Like

      • Thank you for the kind wishes Gordon.
        90 years of Norton and Stockton plus the odd Continent in-between and I still think it the best place in the world to be.
        Being brought up in a far more parsimonious world when a penny was two ounces of sweets at Miss Fosters on the Green, we were always told “never throw good money after bad” my Mother being a Yorkshire Lass it was rubbed into me.
        Money spent should be profitable and on some projects I cannot see any profit especially as we are told this very day our Rates are going up again in April.
        My life has taught me the past is past move on, I write History on here with a sadness knowing full well the young never learn from the past mistakes we and our forbears made.
        The twelve days of partying for me by the extended Family was quite eye opening, talking to relatives in Canada by Skype, watching young fingers flashing over electronic devices and being told for one present I was now on Netflix and at the push of one button on the TV I was???
        The old Red Phone box next to the pond is old hat as am I, we can only hope that at some future date these musings will be read and seen as Stockton and its tough hard working people pulling themselves up from a deprived period through war and austerity to a sunny plateau. My thoughts are Stockton will continue to develop to a place my Great Grandchildren will recognise and love as much as I do.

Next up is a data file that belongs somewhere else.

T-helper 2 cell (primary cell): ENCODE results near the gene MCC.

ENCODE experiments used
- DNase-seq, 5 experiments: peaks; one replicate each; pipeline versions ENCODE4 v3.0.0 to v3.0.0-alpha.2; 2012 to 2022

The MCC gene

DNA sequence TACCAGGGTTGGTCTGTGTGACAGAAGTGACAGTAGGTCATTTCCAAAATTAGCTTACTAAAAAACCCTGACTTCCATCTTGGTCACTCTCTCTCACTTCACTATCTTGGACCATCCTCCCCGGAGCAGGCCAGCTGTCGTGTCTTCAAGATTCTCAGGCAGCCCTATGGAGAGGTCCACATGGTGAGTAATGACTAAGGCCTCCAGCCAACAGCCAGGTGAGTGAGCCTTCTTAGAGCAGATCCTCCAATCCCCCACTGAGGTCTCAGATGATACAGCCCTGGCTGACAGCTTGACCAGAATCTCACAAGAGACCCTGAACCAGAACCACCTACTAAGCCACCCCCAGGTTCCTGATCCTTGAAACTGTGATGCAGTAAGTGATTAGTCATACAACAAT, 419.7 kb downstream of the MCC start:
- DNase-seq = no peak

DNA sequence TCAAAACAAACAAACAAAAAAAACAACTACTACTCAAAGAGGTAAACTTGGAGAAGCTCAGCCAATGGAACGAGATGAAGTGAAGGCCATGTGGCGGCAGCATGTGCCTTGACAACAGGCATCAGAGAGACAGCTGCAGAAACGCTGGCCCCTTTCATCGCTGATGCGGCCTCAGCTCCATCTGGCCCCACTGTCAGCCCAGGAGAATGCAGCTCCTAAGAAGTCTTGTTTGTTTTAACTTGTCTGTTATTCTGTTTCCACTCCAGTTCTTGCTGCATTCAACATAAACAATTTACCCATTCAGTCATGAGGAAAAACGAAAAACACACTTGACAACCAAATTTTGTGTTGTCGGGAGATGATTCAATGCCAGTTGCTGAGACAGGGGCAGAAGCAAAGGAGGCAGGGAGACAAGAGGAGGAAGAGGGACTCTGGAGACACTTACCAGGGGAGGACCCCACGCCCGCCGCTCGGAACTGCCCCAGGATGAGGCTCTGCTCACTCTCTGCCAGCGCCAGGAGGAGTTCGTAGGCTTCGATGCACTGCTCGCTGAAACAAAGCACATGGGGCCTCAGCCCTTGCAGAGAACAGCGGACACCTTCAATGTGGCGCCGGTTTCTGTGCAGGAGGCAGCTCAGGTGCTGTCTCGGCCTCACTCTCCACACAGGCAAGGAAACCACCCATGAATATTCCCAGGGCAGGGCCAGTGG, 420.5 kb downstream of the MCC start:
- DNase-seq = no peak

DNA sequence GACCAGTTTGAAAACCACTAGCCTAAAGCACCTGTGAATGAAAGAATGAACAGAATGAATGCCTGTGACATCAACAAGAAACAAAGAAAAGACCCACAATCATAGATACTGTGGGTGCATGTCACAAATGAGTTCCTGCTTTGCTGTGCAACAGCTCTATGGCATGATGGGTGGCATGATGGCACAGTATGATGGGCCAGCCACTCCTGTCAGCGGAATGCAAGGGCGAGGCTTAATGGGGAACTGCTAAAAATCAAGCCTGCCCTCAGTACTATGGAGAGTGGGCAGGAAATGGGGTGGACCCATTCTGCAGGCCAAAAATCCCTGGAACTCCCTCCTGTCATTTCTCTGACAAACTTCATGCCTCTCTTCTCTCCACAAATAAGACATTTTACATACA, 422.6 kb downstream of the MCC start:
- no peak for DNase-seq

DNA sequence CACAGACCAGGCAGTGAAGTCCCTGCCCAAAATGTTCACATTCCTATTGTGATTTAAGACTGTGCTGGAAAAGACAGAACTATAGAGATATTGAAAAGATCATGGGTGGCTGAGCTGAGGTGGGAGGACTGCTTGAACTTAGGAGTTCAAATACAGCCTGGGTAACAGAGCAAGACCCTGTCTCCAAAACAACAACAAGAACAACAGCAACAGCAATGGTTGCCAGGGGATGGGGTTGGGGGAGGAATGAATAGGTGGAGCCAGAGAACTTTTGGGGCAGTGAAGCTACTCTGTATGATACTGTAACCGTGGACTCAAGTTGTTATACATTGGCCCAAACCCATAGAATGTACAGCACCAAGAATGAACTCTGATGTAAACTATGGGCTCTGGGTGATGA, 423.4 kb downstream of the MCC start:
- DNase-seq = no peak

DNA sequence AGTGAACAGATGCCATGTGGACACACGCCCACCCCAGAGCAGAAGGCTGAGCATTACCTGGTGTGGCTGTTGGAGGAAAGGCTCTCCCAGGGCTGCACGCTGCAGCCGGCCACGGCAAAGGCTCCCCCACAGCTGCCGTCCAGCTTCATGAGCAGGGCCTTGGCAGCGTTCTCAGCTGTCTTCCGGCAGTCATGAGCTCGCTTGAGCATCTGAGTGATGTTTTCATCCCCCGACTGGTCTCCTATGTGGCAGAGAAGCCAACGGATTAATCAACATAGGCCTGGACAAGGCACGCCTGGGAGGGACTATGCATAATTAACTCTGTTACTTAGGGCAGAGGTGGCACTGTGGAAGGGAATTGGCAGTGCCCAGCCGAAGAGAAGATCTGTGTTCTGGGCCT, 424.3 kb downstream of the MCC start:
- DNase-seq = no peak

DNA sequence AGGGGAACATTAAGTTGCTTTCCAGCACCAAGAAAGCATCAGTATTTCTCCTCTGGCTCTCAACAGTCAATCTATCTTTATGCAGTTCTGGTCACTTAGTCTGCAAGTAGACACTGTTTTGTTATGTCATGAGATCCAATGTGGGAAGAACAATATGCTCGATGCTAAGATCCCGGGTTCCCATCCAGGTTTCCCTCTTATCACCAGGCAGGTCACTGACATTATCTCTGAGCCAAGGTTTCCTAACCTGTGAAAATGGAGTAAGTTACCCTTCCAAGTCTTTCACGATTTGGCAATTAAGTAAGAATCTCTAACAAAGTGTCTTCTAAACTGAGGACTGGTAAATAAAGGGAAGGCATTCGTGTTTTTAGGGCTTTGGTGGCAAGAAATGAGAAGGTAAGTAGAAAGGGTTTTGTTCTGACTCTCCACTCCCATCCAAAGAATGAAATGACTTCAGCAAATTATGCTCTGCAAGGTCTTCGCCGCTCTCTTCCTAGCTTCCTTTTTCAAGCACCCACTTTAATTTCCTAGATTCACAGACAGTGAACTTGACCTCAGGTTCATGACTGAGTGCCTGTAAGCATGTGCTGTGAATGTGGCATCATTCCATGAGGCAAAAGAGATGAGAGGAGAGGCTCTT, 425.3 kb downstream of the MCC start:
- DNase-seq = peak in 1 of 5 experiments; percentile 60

Frank.

        Like

    • I love to read your posts as they are so interesting, but I am not in total agreement with you that all of Stockton’s changes are progress. I have lived in Surrey now for almost 30 years and when I visit Stockton I always leave a bit sad and disappointed. After reading your post I am going to try and see the changes as progress and stop seeing Stockton through (possibly) sentimental eyes. I am moving back to the North permanently quite soon so I shall look at things with your views in my mind. So thank you for your positive words.